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A Hurricane Roundup: A Review on the Continental Hurricane Season: Harvey, Irma, and Maria

Anna Villalobos, Editor-In-Chief

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Rain, pouring.  Winds, howling.  Trees, uprooted.

In provinces across America and the Gulf of Mexico, whole cities have been nearly swallowed by water, with still others suffering insurmountable amounts of damage. The aftereffects have been no less devastating.

People all over the world have contributed to the aid of the 2017 Hurricane Season victims and the rebuild of the cities affected, including MODG itself.

The following interviews are with people who have seen firsthand the devastation, which was previously thought incapable of having the effect that it did on their lives and their surrounding communities.

Here, in succession, are the exclusive VOX coverages and interviews from the 2017 Hurricane Season.

Hurricane Harvey

Photo Credit: FEMA.

Incident Period: August 23, 2017 – September 15, 2017
Major Disaster Declaration declared on August 25, 2017

Mrs. Michelle Woods, a MODG mother located in Houston, told VOX Reporter Katherine Sharafinski of Harvey: “So many families are displaced. It is all very sad. I just drove through a hard hit area to help a friend and I was shocked at what I saw. The entire community had the contents of their home dumped in the front yard. Most have no flood insurance.”

The Woods family did not evacuate, but they were spared the terrors Harvey caused for many Houston natives.

MODG’s Morran family of Houston didn’t evacuate as they were on vacation out-of-state.  They waited out the hurricane at the home of their relatives. About eight inches of water ended up collecting in their family’s ranch-style home.

“Fortunately it receded quickly, unlike in some other parts of town…We are so thankful we did not have to evacuate with our family of 10 from a flooded house,” says Mrs. Kristin Morran to Katherine. She told how her friends and community looked after the house and did what they could while the Morrans were away.

“We are thankful that we have flood insurance to help cover some of our losses. The younger children and I are returning to Houston this weekend.”  Mr. Morran and son John  (MODG ’18) have already traveled home to start work on the house.  “Friends from our parish spent countless hours at our home washing clothing and bedding, bleaching Legos that were in the flood waters, and moving our possessions to a storage unit,” Mrs. Morran added.

The unexpected news of devastation in Houston was internationally widespread throughout the media. Millions of dollars have been donated to various disaster relief effort, along with the establishment of multiple disaster recovery centers by the FEMA.  Citizens everywhere joined together to help evacuate, aid, and transfer supplies to the survivors.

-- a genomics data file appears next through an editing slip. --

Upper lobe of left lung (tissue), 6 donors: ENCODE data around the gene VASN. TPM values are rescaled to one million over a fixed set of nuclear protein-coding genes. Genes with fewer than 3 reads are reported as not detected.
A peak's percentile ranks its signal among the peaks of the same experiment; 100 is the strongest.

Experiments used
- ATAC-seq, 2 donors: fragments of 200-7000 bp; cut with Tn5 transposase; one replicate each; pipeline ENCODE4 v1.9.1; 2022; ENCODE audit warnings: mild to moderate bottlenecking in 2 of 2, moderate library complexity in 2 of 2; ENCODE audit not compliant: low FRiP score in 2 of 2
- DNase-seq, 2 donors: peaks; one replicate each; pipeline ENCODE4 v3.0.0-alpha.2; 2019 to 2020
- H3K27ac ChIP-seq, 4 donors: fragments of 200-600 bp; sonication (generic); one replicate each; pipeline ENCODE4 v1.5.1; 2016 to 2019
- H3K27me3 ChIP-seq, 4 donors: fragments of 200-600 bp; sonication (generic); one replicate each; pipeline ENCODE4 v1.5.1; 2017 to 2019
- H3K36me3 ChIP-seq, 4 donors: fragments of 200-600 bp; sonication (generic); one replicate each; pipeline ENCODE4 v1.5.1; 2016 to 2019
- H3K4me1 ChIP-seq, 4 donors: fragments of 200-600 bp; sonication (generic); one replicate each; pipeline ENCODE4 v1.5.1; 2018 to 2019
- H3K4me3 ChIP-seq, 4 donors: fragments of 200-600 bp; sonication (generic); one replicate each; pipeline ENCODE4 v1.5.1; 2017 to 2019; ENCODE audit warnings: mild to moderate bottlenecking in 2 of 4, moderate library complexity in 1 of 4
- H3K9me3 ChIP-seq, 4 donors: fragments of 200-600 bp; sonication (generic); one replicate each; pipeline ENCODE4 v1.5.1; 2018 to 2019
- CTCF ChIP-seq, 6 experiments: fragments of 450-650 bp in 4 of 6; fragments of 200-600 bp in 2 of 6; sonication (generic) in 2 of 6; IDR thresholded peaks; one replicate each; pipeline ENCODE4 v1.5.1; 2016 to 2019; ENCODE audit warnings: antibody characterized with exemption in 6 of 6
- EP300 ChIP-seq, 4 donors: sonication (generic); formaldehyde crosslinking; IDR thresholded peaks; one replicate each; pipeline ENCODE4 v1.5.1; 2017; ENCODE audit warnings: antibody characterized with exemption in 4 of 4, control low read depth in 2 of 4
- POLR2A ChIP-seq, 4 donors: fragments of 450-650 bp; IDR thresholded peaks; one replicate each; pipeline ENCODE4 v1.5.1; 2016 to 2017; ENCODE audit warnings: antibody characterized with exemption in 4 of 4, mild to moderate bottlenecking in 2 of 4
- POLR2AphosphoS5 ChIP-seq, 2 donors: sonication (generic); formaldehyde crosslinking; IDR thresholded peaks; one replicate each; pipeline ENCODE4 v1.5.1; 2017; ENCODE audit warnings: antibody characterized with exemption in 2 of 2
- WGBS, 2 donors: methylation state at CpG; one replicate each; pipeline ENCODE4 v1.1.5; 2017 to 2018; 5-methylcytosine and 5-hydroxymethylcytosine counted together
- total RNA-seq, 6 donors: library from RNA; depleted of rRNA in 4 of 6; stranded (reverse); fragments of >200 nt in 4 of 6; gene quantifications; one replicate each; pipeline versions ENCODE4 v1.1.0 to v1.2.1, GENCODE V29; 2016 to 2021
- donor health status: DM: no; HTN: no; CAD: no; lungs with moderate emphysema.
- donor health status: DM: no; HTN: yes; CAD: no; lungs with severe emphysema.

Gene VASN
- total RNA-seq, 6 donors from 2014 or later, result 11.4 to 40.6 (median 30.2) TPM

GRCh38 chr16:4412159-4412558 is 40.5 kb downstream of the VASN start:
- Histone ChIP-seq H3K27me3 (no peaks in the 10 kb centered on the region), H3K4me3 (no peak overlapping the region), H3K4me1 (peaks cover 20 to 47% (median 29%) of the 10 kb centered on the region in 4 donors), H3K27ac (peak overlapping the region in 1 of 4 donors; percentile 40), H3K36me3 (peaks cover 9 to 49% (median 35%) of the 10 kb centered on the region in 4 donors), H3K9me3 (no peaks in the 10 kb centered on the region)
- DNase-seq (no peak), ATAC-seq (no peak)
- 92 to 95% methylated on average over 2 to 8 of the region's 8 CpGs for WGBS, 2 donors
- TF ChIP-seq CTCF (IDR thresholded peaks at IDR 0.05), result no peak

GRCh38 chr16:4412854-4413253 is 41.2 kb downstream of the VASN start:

Photo Credit: FEMA.

VOX Editor-In-Chief, Anna Villalobos, lives in Texas and also experienced several effects of the storm.

“My city, San Antonio, expected Harvey to hit as a Category 3 Hurricane at the very least.  But the damage was limited to small branches breaking off trees, slippery roads, and minor flooding, accompanied by severe thunderstorms.  Though these storms seemed to shake the houses, it wasn’t anything San Antonio residents haven’t endured before. We were warned not to drive long distances, stock up on water, and be prepared to have our power eventually go out.”

However, stocking up proved more difficult than planned, the Villalobos family wasn’t the only ones with that problem.  “Supermarkets all over Texas quickly ran out of bottled water and non-perishable food. The weather got rainier, the skies grayer.  Lines to fill up on gas extended along local roads and intersections, causing waits of up to two or three hours for gas. Gasoline was running out everywhere, and most businesses, including my workplace at Chick-fil-a, ordered extra supplies of gas in case there was a loss of power.”

Photo Credit: NOAA (National Weather Service).

Hurricane Harvey had veered off its expected course, right into Houston, although originally expected to make the heaviest landfall in Corpus Christi.

Teresa Dehan, a Corpus resident, had this to say on the effects of Harvey:

“Luckily, I was not in Corpus Christi a few days before the storm, because all the stores were out of stock on many things, so we were still able to get some necessities, such as non-perishable foods, water, gas for our car, etc. To prepare for the storm,  my family fully charged all our electronic devices, boarded up the windows, and put sandbags by our doors so the water wouldn’t come in our house. We had to get both sand bags and boards from out of town, because Corpus ran out of everything.  And I mean everything.”

Photo Credit: NOAA (National Weather Service).

For Corpus Christi, the beginning of the school year was postponed due to the hurricane. “We didn’t get the worst of Harvey,” said Teresa. “Most of Corpus’ residents only had a branch fall off or their fence fall down. However, houses were flooded and most of the Corpus population lost their power for several days. Rockport got the worst of the storm. The school was destroyed, as well as many houses. Some of the Rockport Fulton High School student body is now attending Gregory Portland High School in Gregory, Texas.”

Photo Credit: NOAA (National Weather Service).

“The best way to help the victims of the storm would be to donate and volunteer to help rebuild the city. However, since administrators from RFHS have said there are more than enough backpacks and other school supplies, it’d be best to donate money to rebuild their school and programs, such as athletics, academics and fine arts – their books, music, scripts and much more are gone because of Harvey.”